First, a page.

Taking a deep breath, I gently lowered my canoe into the water, making sure to accomplish that without making a splash. Trying to keep my feet from getting wet, I rotated back and forth, gathering the items I had placed on the shore and carefully placing them into the canoe. My life jacket hung over the front thwart with my phone precariously sticking out from the pocket closest to me. My flipsflops slid under the webbed seat and my water bottle was within easy reach behind me. My dry bag filled with snacks and a towel were stuffed perfectly underneath the rear thwart, horizontally in hopes that it wouldn’t throw the canoe off balance. With everything perfectly placed in its spot, I took a deep breath and began to rebuild my relationship with water.
Because the water was gross. Instead of the beautiful clear water that we have become so accustomed to in Vermont, this water was a thick light brown … resembling the color of poo. In fact, it might even have actual poo in it. The summer camps on the lake has forbidden the campers to go anywhere near the water, instead waiting for results of the e coli studies to be received from the state. I had to believe it was just a whole lot of mud coming down from Shrewsbury peak.
In Vermont right now, it feels as though water must be our enemy. To have so many hopes and dreams destroyed or damaged in only a few hours has been traumatizing, to say the very least. All I see now is the damage caused by water, the mounds and mounds of personal belongings sitting outside destroyed by water and the mold that comes with it. You cannot drive anywhere in Vermont without seeing bright orange traffic cones, marking damage to the very roads that connect us.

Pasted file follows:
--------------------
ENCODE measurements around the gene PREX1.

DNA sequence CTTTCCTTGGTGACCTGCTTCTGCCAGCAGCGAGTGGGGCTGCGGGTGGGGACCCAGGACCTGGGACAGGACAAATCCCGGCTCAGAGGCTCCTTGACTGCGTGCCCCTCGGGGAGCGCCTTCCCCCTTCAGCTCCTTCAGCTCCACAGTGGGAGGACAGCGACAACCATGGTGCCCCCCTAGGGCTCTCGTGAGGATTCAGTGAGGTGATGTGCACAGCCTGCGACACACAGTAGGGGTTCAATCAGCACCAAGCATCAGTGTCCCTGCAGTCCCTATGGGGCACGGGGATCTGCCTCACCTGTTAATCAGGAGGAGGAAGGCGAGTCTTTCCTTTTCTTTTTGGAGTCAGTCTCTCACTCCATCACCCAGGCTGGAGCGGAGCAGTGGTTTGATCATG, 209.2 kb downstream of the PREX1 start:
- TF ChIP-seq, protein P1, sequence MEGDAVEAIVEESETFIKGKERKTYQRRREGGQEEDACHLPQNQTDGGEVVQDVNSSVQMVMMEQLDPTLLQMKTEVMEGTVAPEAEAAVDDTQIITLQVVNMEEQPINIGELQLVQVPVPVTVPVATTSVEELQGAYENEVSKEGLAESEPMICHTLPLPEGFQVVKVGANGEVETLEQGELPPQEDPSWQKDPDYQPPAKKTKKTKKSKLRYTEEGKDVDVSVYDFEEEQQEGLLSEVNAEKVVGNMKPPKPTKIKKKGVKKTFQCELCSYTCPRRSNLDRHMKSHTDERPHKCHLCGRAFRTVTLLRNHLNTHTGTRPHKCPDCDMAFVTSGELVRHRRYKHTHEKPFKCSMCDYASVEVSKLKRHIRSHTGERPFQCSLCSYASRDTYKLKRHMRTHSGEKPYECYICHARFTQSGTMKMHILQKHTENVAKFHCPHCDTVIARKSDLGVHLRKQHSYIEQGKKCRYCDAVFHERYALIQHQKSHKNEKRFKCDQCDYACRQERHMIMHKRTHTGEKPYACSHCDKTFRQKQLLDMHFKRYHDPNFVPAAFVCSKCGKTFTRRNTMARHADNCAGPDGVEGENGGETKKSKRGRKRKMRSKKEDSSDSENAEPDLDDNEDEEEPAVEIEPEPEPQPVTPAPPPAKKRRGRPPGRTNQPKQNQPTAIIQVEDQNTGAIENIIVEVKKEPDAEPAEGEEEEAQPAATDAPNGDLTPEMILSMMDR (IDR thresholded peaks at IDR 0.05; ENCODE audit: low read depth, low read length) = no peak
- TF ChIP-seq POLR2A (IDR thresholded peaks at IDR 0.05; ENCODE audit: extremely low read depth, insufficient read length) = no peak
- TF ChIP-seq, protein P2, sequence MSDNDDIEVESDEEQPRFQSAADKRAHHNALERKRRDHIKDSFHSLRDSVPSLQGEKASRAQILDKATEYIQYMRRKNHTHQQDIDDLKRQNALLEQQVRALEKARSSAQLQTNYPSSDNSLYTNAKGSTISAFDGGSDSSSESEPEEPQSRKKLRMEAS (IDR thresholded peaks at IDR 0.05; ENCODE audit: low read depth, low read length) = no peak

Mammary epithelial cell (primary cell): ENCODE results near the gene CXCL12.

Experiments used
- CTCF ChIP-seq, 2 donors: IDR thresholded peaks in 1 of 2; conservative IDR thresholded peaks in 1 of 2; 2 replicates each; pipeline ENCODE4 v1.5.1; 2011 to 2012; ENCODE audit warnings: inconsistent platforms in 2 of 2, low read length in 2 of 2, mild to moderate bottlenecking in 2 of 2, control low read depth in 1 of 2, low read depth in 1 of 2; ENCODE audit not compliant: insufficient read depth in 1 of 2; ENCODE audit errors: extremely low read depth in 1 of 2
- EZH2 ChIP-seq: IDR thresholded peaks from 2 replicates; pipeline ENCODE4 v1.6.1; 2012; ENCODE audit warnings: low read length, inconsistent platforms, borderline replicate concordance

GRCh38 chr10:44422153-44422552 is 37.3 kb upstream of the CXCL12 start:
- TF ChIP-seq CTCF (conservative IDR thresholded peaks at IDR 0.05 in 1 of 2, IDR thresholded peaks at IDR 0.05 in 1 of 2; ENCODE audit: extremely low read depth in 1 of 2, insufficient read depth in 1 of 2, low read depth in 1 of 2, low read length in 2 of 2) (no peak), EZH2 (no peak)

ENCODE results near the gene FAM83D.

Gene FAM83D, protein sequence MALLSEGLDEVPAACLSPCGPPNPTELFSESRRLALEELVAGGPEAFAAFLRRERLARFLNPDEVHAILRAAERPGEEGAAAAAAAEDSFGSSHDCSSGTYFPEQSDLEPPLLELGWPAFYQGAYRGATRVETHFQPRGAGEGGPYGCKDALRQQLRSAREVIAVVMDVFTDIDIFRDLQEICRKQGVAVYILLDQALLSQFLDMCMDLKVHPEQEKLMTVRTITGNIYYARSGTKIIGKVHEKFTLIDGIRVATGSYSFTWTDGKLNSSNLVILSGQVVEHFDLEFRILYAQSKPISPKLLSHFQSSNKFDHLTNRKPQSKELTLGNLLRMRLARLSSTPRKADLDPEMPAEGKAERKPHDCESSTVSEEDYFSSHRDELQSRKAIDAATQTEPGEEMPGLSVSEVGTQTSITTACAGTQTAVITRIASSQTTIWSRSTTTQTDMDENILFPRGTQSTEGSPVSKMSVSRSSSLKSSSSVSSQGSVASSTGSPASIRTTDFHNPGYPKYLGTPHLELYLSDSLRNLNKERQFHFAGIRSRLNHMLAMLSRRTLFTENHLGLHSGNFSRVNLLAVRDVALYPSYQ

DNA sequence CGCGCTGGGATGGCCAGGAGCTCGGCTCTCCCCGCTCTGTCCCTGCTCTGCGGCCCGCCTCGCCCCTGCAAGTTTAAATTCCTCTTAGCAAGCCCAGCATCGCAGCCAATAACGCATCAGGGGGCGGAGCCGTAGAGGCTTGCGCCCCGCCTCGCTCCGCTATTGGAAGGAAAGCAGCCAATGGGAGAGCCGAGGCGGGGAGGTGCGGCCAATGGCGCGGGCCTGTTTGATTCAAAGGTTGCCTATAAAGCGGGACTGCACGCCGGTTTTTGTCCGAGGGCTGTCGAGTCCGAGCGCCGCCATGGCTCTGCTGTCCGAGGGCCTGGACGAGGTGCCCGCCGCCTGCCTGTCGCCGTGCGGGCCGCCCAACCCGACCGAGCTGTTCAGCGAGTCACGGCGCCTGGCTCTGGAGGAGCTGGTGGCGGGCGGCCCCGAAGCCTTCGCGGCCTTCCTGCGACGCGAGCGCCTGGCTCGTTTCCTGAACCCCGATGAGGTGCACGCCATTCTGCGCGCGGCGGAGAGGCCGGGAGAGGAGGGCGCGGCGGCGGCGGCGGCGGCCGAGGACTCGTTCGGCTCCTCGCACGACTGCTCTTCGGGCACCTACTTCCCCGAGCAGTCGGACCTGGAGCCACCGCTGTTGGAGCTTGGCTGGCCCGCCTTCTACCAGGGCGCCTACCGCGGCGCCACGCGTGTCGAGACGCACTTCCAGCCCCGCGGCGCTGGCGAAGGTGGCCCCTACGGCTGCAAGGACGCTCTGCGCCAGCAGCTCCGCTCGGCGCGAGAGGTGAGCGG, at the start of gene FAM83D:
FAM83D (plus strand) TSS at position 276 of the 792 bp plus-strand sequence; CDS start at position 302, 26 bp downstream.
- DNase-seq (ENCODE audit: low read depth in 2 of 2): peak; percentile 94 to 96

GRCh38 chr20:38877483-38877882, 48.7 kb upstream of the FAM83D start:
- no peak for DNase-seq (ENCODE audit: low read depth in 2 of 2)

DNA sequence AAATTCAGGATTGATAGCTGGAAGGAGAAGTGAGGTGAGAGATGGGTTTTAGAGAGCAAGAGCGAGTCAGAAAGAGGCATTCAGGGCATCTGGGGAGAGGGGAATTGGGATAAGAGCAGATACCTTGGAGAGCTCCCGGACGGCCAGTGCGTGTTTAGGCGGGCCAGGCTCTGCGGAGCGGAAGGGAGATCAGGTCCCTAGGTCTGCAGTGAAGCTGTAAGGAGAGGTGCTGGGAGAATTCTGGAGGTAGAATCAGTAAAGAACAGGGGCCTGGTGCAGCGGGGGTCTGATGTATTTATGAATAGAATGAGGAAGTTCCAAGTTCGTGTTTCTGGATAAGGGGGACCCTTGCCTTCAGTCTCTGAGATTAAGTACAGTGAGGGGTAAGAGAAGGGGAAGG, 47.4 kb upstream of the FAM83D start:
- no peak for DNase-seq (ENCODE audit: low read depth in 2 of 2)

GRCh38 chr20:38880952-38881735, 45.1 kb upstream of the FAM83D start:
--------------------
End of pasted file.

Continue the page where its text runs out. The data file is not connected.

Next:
But, simply put, we cannot exist without water. We exist only at the pleasure of water. My grandfather always said that you can fight fire, but you cannot fight water. You must learn to live with it, to match the cycle of your life to the cycle of water. It is the driving force of all nature and we must flow with it as it flows through our bodies. Water is life, water is love, blah blah blah.
These quotes are deceiving. Water is dangerous, it can attack at any time and because life is made for water it is water that controls us. We are dependent upon water and all its whims. If it wants to destroy entire towns, it can do so without any warning or inclination of its path. It brings life, but it also brings death and destruction. Water is two sides of the same coin.
So maybe all this destruction is just the beginning. A way of teaching us how to start a new, to start fresh and create something great from its rebirth. Not because we wanted to, but because Nature has decided the time has come. Communities are coming together and growing stronger because of the floods. Neighbors are strengthening their bonds as they work to rebuild their homes and businesses. We are growing stronger than we ever were before.
And so I am rebuilding my relationship with water.
Last Thursday, when the storm threatened tornadoes and all kinds of other damage, I couldn’t take it anymore and put myself into a stupor just so that I could fall asleep and make it all go away. Every raindrop on my metal roof caused my heart to beat faster in my chest. I have become a conpulsive culvert checker, I cannot drive home without peeking into each and every culvert to make sure they are free from debris.
So I am here, on this gross looking water, trying to rebuild my long-term friendship with water. I’m certainly not swimming in it and will be taking a hot shower immediately upon returning home, but I am here. Here to let the water know that it cannot now, nor will it ever, defeat us. That every time it seeks to destroy us, we will rebuild and come out stronger for it.
And so we have begun to rebuild. Together. A shared experience is a powerful thing. It unites us, it strengthens us and it can also heal us. Only a few weeks ago, I wrote about the commitment our founding fathers made at the end of the Declaration of Independence: we mutually pledge to each other our Lives, our Fortunes and our sacred Honor. Nowhere is this more visible than Vermonters uniting together to free ourselves from the destruction of the Flood of 2023. We are, and always will be, Vermont Strong.
Merisa Sherman is a long time Killington resident, bartender, KMS coach and local Realtor. She can be reached at